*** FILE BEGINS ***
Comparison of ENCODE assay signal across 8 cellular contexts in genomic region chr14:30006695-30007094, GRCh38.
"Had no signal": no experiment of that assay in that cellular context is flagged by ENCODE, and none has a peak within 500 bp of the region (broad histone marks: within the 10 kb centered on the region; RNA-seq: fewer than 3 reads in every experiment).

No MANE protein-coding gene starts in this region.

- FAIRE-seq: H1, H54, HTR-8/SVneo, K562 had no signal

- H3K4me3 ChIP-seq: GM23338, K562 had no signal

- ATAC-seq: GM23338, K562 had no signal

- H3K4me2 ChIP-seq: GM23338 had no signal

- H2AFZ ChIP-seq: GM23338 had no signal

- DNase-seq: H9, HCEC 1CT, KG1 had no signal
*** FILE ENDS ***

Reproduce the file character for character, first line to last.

Comparison of ENCODE assay signal across 8 cellular contexts in genomic region chr14:30006695-30007094, GRCh38.
"Had no signal": no experiment of that assay in that cellular context is flagged by ENCODE, and none has a peak within 500 bp of the region (broad histone marks: within the 10 kb centered on the region; RNA-seq: fewer than 3 reads in every experiment).

No MANE protein-coding gene starts in this region.

- FAIRE-seq: H1, H54, HTR-8/SVneo, K562 had no signal

- H3K4me3 ChIP-seq: GM23338, K562 had no signal

- ATAC-seq: GM23338, K562 had no signal

- H3K4me2 ChIP-seq: GM23338 had no signal

- H2AFZ ChIP-seq: GM23338 had no signal

- DNase-seq: H9, HCEC 1CT, KG1 had no signal